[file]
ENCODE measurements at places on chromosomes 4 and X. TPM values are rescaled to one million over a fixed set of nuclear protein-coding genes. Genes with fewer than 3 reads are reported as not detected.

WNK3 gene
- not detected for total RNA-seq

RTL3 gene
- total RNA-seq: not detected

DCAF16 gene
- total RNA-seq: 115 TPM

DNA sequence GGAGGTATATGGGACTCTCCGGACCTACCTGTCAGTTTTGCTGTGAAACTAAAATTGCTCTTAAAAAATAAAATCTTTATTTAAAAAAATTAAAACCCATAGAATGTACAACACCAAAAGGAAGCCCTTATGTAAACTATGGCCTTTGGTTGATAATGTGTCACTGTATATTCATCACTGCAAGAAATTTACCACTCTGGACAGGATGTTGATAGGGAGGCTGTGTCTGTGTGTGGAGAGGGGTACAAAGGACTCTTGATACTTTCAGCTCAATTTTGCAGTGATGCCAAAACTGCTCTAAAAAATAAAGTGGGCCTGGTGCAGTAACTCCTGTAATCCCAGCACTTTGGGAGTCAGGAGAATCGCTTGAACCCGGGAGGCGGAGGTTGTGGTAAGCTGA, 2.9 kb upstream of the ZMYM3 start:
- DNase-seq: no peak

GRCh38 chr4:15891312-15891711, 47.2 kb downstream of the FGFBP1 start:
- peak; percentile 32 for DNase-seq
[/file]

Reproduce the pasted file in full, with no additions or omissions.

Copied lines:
ENCODE measurements at places on chromosomes 4 and X. TPM values are rescaled to one million over a fixed set of nuclear protein-coding genes. Genes with fewer than 3 reads are reported as not detected.

WNK3 gene
- not detected for total RNA-seq

RTL3 gene
- total RNA-seq: not detected

DCAF16 gene
- total RNA-seq: 115 TPM

DNA sequence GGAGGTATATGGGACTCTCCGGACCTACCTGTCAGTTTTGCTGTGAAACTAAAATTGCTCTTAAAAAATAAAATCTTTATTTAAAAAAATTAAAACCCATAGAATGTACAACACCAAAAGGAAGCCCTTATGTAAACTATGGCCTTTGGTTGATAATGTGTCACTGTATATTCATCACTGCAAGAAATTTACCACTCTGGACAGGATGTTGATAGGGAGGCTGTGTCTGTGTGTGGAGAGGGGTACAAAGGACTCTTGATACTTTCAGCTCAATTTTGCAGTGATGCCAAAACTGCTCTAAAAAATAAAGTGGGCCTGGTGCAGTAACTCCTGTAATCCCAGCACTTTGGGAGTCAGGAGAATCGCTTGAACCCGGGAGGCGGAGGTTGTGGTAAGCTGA, 2.9 kb upstream of the ZMYM3 start:
- DNase-seq: no peak

GRCh38 chr4:15891312-15891711, 47.2 kb downstream of the FGFBP1 start:
- peak; percentile 32 for DNase-seq